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People's Park: AntiFascism and Park Defense
by Anon-E-Moose
Saturday Aug 31st, 2019 9:36 AM
After anti-fascists announced plans for a rally in People's Park, the UCB chancellor sent out a press release that the UC is determined to move forward on their plans to eradicate the park.
On Sunday Sept 1st, at 10AM, anti-fascists (ANTIFA!) will meet in People's Park to march against the alt-right, who will gather at Sproul Plaza. Sproul has been a favorite gathering spot for the alt-right (and their alt-light conspirators). In 2017 and 2018, the university had repeatedly given right-wing groups protection and assistance of the UC Berkeley police department. This type of assistance has historically never been offered to left leaning protesters.

In 2017, UC Berkeley police escorted a Patriot Prayer march from Sproul down to People's Park, to harass the park community. The ring-wing rally tomorrow is a similar event, where they again plan to march down Telegraph Avenue.

With this confrontation brewing, UC Berkeley chancellor Carol Christ has been silent about yet another alt-right rally occurring on campus property. Conversely, Carol has not been silent on the issue of People's Park. A press release and news interview went out Friday (Aug 30) to impress upon the public that the UC is moving forward on the eradication of People's Park.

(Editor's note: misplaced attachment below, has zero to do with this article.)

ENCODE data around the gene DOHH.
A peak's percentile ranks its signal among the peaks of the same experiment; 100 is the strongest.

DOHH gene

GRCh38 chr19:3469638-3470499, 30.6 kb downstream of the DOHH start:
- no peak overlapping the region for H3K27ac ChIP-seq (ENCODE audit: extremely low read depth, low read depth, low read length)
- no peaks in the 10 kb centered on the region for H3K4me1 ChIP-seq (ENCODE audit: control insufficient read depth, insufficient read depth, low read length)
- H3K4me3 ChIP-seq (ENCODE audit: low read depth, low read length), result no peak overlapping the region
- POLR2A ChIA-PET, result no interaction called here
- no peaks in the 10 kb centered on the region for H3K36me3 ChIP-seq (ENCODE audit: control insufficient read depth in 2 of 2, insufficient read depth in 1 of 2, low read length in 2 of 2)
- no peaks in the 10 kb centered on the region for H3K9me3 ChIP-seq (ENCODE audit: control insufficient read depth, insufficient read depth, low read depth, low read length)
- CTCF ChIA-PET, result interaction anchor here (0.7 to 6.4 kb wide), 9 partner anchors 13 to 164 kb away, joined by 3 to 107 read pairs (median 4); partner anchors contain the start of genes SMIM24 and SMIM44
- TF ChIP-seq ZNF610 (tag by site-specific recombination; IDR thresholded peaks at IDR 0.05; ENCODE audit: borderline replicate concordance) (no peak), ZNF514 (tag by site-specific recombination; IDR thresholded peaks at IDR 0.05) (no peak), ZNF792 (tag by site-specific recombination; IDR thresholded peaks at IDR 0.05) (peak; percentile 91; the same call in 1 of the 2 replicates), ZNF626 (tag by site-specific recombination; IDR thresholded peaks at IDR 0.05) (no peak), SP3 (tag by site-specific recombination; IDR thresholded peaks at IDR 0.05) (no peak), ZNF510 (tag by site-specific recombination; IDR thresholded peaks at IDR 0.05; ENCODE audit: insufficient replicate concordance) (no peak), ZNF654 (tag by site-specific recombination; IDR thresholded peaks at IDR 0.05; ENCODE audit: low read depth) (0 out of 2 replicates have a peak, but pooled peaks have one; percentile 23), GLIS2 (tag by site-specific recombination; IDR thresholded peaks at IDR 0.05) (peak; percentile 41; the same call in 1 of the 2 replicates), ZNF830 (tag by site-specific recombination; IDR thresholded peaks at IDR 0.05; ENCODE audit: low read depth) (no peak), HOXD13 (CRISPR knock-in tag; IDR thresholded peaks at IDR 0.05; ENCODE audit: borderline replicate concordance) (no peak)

People's Park was born out of revolutionary struggle. With Nixon in the White House, it was a time of political and social upheaval. Our current conditions in this country is another time of revolutionary struggle, against Trumpism and the rise of fascists cells throughout the country. The Bay Area, despite it's progressive reputation, is not immune to the virus of fascism. Unlike local officials, there are community organizers associated with People Park who have committed to directly challenging the alt-right. Meanwhile, city leadership and university administrators continue to pursue their policies of gentrification, which arguably create conditions where social divisions and strife can take root. In their agenda, the university (with the blessings of city council) wants to erase People's Park, taking away a place of social organizing.

The Sunday rally in People's Park is at face value a rally against the alt-right. However, it could be more. The rally could foster a discussion about the future of People's Park. Out of the protest, a support network for Park Defense could coalesce. Earlier this year, the university removed the small urban forest on the eastern edge of People's Park, leaving only a few token trees. The park is wounded, but not yet down and out. Perhaps as community members assemble in People's Park, new volunteers will come forward.

{Note: A common attack against the People's Park activists is that they are NIMBYs and are against new housing. The parks activists do want new housing, but take the opinion that while there aren't other good locations for a centrally located park, there are other good locations for housing projects. The argument is that there is a way to have new housing and to keep park.}

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